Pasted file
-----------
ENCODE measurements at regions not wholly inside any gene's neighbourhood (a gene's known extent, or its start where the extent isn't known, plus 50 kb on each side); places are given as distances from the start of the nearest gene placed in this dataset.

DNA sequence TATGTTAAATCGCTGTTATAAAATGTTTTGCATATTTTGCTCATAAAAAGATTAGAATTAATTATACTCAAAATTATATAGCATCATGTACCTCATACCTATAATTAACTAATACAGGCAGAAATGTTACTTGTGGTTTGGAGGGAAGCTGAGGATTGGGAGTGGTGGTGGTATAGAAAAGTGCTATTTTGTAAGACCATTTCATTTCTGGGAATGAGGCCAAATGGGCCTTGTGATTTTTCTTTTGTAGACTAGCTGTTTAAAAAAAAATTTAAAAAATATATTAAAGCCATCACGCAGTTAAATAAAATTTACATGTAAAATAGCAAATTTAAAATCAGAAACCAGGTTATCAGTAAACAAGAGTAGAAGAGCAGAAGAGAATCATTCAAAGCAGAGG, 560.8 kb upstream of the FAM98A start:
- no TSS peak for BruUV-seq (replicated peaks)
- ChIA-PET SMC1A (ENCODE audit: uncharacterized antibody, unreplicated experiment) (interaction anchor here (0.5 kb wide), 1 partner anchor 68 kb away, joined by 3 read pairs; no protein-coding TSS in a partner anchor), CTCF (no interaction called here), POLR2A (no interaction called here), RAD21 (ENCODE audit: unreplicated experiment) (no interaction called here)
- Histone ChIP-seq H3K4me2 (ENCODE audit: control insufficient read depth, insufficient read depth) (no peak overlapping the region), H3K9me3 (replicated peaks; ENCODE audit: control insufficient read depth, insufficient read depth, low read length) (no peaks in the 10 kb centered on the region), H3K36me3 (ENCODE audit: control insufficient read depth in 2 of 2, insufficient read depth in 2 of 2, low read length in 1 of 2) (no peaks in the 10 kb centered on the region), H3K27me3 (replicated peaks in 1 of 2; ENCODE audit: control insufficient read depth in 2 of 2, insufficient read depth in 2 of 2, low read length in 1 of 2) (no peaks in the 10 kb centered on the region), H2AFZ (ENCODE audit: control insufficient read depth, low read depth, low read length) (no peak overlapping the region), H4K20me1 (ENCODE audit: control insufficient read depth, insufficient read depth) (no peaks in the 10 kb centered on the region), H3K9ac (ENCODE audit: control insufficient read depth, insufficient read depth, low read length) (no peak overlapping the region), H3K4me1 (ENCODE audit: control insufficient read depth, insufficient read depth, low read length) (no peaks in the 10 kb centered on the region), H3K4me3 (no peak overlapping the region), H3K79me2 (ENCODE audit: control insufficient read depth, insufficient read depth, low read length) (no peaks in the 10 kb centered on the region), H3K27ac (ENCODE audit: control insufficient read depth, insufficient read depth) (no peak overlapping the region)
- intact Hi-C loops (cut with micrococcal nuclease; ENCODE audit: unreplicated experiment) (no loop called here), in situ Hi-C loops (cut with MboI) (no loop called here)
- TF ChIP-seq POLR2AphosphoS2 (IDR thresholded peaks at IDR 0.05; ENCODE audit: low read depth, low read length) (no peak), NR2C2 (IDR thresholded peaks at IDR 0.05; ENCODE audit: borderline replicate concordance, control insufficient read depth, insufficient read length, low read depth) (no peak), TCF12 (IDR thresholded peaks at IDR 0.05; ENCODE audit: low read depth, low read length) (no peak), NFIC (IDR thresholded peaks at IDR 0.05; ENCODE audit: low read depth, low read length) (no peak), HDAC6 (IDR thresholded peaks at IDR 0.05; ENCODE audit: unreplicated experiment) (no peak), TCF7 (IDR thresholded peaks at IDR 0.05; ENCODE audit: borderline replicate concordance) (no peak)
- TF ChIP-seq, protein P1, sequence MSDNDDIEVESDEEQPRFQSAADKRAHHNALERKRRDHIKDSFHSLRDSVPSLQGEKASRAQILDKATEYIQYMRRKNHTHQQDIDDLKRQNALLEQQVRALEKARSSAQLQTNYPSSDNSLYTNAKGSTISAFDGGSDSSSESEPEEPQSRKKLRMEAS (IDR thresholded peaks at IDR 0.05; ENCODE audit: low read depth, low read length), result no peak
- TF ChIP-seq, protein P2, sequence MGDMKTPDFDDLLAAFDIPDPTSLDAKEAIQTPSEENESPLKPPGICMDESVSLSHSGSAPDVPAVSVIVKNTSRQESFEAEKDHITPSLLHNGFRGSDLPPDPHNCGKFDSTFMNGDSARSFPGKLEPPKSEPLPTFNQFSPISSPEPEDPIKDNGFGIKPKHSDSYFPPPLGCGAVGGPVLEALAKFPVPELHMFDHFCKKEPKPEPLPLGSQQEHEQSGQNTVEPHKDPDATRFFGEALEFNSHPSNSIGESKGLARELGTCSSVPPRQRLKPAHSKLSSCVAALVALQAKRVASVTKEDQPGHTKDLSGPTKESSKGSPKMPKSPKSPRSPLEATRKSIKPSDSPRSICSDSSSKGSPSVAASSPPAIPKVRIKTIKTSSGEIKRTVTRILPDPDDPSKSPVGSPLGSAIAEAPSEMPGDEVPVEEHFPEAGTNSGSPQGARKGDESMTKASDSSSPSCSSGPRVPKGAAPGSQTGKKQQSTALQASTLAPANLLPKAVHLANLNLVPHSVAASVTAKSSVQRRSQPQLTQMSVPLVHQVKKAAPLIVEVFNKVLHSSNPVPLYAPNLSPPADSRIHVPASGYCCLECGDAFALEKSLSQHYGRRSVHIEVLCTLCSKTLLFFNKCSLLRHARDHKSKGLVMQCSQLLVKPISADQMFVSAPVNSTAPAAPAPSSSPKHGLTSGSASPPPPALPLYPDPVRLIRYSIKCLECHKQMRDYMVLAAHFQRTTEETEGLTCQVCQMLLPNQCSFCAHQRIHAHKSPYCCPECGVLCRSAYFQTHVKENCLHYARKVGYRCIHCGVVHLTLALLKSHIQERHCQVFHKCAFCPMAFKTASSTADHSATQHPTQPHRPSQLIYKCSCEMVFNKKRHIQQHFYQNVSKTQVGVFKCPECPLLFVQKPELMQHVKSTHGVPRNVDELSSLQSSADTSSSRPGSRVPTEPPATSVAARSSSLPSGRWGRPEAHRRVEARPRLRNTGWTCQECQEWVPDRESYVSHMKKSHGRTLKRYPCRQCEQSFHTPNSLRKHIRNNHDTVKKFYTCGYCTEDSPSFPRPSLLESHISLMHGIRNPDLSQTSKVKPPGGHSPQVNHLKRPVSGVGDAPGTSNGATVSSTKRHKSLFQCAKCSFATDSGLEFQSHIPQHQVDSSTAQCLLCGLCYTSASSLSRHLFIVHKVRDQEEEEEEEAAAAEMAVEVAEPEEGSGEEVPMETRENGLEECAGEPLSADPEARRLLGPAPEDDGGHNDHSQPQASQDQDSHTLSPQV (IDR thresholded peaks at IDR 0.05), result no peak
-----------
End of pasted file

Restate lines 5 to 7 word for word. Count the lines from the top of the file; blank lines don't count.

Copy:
- Histone ChIP-seq H3K4me2 (ENCODE audit: control insufficient read depth, insufficient read depth) (no peak overlapping the region), H3K9me3 (replicated peaks; ENCODE audit: control insufficient read depth, insufficient read depth, low read length) (no peaks in the 10 kb centered on the region), H3K36me3 (ENCODE audit: control insufficient read depth in 2 of 2, insufficient read depth in 2 of 2, low read length in 1 of 2) (no peaks in the 10 kb centered on the region), H3K27me3 (replicated peaks in 1 of 2; ENCODE audit: control insufficient read depth in 2 of 2, insufficient read depth in 2 of 2, low read length in 1 of 2) (no peaks in the 10 kb centered on the region), H2AFZ (ENCODE audit: control insufficient read depth, low read depth, low read length) (no peak overlapping the region), H4K20me1 (ENCODE audit: control insufficient read depth, insufficient read depth) (no peaks in the 10 kb centered on the region), H3K9ac (ENCODE audit: control insufficient read depth, insufficient read depth, low read length) (no peak overlapping the region), H3K4me1 (ENCODE audit: control insufficient read depth, insufficient read depth, low read length) (no peaks in the 10 kb centered on the region), H3K4me3 (no peak overlapping the region), H3K79me2 (ENCODE audit: control insufficient read depth, insufficient read depth, low read length) (no peaks in the 10 kb centered on the region), H3K27ac (ENCODE audit: control insufficient read depth, insufficient read depth) (no peak overlapping the region)
- intact Hi-C loops (cut with micrococcal nuclease; ENCODE audit: unreplicated experiment) (no loop called here), in situ Hi-C loops (cut with MboI) (no loop called here)
- TF ChIP-seq POLR2AphosphoS2 (IDR thresholded peaks at IDR 0.05; ENCODE audit: low read depth, low read length) (no peak), NR2C2 (IDR thresholded peaks at IDR 0.05; ENCODE audit: borderline replicate concordance, control insufficient read depth, insufficient read length, low read depth) (no peak), TCF12 (IDR thresholded peaks at IDR 0.05; ENCODE audit: low read depth, low read length) (no peak), NFIC (IDR thresholded peaks at IDR 0.05; ENCODE audit: low read depth, low read length) (no peak), HDAC6 (IDR thresholded peaks at IDR 0.05; ENCODE audit: unreplicated experiment) (no peak), TCF7 (IDR thresholded peaks at IDR 0.05; ENCODE audit: borderline replicate concordance) (no peak)